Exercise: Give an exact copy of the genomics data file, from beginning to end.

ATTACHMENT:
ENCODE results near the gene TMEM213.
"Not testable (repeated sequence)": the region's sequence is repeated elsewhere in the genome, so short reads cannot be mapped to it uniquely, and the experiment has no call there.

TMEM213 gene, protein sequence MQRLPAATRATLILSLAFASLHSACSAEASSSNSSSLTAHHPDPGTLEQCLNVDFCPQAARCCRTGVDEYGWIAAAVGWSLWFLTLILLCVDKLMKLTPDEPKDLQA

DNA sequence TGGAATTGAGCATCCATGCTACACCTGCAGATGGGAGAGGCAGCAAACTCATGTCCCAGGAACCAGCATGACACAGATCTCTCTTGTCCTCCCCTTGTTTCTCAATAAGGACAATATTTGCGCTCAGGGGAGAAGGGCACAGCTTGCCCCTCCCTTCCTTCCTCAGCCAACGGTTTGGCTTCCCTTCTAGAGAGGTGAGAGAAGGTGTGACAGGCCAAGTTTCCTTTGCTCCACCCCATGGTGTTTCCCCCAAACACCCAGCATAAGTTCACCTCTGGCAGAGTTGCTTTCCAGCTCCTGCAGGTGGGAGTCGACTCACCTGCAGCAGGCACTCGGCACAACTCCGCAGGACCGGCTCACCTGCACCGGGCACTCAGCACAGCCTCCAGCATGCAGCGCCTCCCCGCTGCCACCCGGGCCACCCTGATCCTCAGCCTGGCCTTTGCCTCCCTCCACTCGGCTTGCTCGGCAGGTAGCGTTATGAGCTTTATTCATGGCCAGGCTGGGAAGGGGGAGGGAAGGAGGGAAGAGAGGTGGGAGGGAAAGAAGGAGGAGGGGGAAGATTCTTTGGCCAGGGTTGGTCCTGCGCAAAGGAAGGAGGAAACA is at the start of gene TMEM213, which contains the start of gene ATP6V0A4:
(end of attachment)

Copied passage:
ENCODE results near the gene TMEM213.
"Not testable (repeated sequence)": the region's sequence is repeated elsewhere in the genome, so short reads cannot be mapped to it uniquely, and the experiment has no call there.

TMEM213 gene, protein sequence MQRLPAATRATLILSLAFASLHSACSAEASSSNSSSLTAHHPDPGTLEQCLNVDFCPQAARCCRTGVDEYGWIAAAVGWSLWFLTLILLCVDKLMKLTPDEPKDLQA

DNA sequence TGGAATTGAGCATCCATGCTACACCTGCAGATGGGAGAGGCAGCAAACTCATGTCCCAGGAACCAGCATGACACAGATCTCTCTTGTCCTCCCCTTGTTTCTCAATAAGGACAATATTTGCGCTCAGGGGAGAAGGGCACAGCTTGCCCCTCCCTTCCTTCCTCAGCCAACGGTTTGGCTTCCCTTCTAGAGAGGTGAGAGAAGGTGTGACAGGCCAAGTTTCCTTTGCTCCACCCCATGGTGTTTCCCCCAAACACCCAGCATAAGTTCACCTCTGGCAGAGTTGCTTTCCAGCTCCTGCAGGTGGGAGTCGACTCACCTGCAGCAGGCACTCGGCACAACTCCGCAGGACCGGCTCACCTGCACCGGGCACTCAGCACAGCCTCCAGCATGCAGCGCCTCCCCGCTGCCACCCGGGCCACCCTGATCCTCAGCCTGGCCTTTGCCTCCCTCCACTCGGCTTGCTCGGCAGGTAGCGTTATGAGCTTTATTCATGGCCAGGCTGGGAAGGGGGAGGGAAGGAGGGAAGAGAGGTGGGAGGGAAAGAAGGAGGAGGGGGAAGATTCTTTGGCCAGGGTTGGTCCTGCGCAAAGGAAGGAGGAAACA is at the start of gene TMEM213, which contains the start of gene ATP6V0A4: